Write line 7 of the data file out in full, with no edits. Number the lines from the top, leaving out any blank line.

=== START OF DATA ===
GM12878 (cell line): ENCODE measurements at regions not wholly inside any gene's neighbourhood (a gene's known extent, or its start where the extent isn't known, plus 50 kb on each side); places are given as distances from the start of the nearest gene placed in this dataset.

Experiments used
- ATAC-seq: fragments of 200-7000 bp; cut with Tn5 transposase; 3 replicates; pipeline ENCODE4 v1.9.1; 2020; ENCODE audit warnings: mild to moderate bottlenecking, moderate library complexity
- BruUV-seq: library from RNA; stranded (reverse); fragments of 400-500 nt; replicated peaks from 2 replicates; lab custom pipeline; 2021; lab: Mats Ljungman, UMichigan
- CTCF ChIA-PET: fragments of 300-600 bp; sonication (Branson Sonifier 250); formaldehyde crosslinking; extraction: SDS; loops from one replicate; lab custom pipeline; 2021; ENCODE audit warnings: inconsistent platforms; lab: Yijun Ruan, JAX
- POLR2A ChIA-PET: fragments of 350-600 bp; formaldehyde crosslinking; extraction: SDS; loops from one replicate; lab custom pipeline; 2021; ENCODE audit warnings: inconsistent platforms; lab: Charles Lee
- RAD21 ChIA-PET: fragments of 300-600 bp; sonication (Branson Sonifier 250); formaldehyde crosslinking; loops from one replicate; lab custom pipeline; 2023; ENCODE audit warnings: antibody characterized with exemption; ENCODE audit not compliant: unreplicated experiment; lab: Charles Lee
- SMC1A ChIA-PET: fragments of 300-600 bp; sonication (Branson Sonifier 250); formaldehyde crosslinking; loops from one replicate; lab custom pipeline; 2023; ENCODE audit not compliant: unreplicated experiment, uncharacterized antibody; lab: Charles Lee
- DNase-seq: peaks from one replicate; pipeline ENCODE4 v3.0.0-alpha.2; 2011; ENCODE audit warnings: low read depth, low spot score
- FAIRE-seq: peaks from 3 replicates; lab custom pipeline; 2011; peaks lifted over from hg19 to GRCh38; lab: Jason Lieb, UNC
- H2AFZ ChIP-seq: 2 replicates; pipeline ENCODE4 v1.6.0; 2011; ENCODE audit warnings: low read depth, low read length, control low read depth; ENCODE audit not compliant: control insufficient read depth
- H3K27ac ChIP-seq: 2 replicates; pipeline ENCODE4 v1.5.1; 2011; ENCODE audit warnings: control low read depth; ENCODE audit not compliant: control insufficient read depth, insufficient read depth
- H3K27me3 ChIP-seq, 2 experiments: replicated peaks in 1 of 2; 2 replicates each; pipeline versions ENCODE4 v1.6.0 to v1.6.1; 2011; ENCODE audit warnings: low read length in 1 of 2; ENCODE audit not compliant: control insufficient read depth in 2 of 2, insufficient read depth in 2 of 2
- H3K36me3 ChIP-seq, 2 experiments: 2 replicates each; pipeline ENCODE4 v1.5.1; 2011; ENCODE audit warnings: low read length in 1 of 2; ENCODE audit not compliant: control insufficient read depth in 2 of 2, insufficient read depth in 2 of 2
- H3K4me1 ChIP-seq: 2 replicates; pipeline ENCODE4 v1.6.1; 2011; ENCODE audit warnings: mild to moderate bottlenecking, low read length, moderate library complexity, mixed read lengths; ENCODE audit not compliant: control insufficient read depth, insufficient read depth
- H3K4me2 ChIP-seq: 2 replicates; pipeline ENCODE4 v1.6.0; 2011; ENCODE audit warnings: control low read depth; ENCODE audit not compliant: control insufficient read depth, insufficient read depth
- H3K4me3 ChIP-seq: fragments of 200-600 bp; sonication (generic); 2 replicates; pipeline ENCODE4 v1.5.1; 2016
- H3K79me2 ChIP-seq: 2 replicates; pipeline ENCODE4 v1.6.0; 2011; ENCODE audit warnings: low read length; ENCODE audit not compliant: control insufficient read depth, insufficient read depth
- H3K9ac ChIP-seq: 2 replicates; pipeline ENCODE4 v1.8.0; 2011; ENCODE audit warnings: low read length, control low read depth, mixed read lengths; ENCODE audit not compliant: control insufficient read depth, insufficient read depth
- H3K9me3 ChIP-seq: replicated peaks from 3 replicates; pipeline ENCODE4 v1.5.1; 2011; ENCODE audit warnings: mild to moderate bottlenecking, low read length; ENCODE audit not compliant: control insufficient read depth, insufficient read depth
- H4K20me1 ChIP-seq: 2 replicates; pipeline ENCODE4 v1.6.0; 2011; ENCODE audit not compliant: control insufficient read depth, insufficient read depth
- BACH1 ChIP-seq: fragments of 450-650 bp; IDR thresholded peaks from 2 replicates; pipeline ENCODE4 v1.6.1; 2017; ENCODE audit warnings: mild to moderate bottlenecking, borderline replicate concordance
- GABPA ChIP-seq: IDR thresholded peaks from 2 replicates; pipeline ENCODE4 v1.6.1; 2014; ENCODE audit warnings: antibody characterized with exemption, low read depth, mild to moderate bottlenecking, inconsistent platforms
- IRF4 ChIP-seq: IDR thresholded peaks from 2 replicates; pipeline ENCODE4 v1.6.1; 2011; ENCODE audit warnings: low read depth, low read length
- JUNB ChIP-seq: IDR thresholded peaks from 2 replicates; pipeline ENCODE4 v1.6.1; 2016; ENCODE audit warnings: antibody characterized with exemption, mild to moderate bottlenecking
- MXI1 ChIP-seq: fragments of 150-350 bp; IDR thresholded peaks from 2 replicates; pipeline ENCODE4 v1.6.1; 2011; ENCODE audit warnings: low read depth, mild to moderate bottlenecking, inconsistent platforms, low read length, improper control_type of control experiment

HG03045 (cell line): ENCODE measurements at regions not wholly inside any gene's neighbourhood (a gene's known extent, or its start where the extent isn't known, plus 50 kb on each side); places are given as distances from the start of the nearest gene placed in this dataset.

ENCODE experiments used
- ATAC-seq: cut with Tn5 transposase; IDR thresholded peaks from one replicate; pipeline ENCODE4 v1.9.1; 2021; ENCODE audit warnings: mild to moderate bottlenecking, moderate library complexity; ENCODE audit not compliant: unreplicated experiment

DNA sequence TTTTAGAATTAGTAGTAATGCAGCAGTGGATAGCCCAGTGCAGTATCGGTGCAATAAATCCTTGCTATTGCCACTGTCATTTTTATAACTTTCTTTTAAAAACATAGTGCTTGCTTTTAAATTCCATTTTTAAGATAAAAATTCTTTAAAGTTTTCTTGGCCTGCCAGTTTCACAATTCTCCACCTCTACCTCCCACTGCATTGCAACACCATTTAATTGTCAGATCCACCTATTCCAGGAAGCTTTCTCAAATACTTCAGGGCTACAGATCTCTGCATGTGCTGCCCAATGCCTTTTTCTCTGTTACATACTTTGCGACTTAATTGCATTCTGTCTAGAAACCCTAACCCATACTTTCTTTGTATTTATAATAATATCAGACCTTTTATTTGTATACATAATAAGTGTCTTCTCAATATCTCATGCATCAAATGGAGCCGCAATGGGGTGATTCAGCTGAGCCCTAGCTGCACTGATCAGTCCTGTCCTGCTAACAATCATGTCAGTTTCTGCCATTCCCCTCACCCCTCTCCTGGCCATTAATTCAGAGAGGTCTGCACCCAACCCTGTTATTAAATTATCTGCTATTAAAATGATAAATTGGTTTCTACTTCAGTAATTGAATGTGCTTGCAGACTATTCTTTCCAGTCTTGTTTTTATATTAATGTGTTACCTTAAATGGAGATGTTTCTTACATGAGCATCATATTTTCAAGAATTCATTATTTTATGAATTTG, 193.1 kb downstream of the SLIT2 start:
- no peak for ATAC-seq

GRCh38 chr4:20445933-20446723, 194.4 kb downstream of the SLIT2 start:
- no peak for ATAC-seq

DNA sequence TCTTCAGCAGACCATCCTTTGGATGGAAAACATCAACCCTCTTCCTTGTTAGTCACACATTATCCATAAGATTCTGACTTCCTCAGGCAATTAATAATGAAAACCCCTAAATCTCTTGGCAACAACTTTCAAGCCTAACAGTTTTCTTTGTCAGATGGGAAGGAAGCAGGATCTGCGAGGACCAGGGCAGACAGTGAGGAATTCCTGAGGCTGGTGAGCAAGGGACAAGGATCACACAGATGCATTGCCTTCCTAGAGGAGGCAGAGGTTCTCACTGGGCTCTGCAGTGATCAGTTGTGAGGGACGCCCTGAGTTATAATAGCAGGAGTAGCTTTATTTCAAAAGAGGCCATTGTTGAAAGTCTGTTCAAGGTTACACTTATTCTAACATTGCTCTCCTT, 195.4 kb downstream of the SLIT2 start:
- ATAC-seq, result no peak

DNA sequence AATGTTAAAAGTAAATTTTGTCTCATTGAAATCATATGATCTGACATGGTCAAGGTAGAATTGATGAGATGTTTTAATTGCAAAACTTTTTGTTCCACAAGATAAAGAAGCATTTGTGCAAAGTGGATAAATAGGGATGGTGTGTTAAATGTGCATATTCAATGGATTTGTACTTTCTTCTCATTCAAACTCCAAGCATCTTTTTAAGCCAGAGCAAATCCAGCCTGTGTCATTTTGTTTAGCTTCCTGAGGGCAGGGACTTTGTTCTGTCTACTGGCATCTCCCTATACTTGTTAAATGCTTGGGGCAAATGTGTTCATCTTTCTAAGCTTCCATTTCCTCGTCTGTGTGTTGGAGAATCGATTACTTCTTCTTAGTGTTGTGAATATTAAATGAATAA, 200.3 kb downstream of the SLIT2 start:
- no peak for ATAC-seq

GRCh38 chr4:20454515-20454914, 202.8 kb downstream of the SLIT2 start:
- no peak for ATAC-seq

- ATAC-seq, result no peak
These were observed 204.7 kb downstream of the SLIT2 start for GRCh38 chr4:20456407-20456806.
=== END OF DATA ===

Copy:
- RAD21 ChIA-PET: fragments of 300-600 bp; sonication (Branson Sonifier 250); formaldehyde crosslinking; loops from one replicate; lab custom pipeline; 2023; ENCODE audit warnings: antibody characterized with exemption; ENCODE audit not compliant: unreplicated experiment; lab: Charles Lee